Watch A One-Armed Robot Best A Samurai In Sword-Wielding Contest

That pea pod never stood a chance.

Iaijutsu is a deadly Japanese sword fighting technique first developed nearly 1300 years ago.

While sword fighting has fallen by the wayside due to modern warfare techniques, Iaijutsu is still practiced as a form of exercise, and there are competitions for modern-day samurais to show off their skills. 

Isao Machii, a five time world champion in the art of Iaijutsu, teamed up with robotics company Yaskawa in order to teach these kitana-wielding skills to the one-armed Motoman MH24 robot. The "Yaskawa Bushido Project" imparted Machii's technique onto the machine by covering the samurai with motion-capturing sensors in order to make a 3D rendering of the sword's path and angle during each cut. This information was then uploaded to the robot's programming, effectively teaching it how to make precise, powerful cuts all on its own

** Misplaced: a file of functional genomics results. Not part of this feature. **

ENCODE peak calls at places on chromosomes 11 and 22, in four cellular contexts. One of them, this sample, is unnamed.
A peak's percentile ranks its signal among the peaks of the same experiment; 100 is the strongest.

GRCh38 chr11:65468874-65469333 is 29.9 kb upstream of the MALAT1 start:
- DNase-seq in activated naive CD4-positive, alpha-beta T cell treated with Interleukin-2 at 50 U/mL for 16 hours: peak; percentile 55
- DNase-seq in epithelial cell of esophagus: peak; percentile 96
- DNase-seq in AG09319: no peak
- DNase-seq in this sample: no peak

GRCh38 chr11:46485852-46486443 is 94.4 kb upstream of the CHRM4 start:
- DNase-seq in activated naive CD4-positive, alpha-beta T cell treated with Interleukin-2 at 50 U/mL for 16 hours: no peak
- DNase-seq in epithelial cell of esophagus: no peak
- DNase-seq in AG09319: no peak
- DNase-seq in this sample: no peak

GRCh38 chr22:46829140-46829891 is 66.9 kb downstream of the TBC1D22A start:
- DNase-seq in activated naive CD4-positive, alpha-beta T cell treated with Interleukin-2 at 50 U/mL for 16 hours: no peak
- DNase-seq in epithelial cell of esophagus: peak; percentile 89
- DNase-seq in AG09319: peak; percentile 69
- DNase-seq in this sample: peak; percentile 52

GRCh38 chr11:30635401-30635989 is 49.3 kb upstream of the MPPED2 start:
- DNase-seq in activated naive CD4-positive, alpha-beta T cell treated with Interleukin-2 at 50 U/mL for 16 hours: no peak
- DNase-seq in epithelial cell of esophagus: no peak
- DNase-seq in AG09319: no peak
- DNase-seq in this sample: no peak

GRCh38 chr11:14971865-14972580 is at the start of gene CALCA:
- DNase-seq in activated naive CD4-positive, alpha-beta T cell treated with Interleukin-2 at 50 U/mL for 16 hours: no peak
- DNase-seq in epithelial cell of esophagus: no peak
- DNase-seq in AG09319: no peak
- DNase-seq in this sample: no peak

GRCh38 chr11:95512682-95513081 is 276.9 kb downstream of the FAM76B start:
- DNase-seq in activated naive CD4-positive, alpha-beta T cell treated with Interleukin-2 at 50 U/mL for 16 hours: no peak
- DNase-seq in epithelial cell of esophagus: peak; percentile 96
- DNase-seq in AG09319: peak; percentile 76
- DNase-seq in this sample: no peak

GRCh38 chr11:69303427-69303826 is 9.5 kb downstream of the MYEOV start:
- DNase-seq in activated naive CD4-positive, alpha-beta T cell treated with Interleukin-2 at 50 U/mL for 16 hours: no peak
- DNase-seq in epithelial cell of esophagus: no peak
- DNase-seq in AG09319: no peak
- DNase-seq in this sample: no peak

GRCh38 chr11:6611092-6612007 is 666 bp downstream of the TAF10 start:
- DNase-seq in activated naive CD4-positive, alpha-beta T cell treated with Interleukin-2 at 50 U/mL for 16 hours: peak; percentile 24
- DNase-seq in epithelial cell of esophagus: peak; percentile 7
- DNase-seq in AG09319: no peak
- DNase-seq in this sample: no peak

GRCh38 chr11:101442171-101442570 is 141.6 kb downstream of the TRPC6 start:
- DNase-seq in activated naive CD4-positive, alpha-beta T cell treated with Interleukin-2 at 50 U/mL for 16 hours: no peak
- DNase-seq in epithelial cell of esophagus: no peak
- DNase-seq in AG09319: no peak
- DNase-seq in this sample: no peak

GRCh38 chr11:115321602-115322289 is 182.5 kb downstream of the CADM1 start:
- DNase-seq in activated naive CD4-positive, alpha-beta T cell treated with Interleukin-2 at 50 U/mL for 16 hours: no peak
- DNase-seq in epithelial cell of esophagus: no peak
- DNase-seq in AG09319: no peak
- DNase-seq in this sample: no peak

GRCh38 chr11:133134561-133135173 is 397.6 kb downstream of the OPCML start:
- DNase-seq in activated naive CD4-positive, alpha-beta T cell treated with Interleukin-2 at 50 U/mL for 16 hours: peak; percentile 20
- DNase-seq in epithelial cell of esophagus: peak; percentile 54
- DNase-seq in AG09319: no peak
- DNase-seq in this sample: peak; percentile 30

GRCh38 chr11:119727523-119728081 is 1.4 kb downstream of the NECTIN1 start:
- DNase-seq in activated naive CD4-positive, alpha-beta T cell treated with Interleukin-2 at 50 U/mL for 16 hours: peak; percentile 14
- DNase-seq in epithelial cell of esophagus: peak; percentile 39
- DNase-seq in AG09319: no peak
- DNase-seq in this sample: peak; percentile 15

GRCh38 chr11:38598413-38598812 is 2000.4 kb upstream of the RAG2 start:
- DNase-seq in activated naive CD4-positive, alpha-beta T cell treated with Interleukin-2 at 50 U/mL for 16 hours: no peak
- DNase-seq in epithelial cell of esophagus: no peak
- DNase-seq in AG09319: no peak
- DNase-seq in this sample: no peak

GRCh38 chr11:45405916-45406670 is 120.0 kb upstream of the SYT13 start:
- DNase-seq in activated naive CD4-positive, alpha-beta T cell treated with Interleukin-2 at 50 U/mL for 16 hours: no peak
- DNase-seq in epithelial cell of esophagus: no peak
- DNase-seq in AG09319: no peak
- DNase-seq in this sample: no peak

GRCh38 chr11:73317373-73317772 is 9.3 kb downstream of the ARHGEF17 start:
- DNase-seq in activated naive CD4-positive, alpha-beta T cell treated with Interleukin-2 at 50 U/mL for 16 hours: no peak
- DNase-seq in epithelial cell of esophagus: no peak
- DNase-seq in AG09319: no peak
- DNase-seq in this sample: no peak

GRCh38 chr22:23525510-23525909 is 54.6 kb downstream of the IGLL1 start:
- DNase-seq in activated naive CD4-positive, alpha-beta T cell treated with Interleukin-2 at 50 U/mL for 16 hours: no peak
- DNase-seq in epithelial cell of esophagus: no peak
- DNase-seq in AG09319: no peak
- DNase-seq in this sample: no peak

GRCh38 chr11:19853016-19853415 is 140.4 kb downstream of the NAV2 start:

When the rise of the machines comes, as Arnold Schwarzenegger has all but promised us, it's probably best to steer clear of this one. After the robot arm was fully trained in the finer points of Iaijutsu, it performed in a contest against Machii himself. When it came down to Man vs. Machine, the robot clearly ran away with the competition. 

First, it learned the four basic directions in which to cut.

It then demonstrated its strength and precision with a downward diagonal cut.

An upward cut was used to show a flower who was boss.

It used the horizontal cut to show how quickly it could blast through a line of fruit.

The true test of the robot’s agility came when it was able to split a pea pod right along the seam, as if it were nothing.

The real test came when the robot and Machii raced to see who could make 1000 cuts the fastest.

This, of course, is where the robot had its true chance to shine. During this exercise in stamina, Machii's muscles began to fatigue over time, causing the samurai to show clear signs of exhaustion. The robot did not have that problem, and was able to utilize the same technique and level of effort into its 1000th cut as it did on the very first.

View the full competition here:

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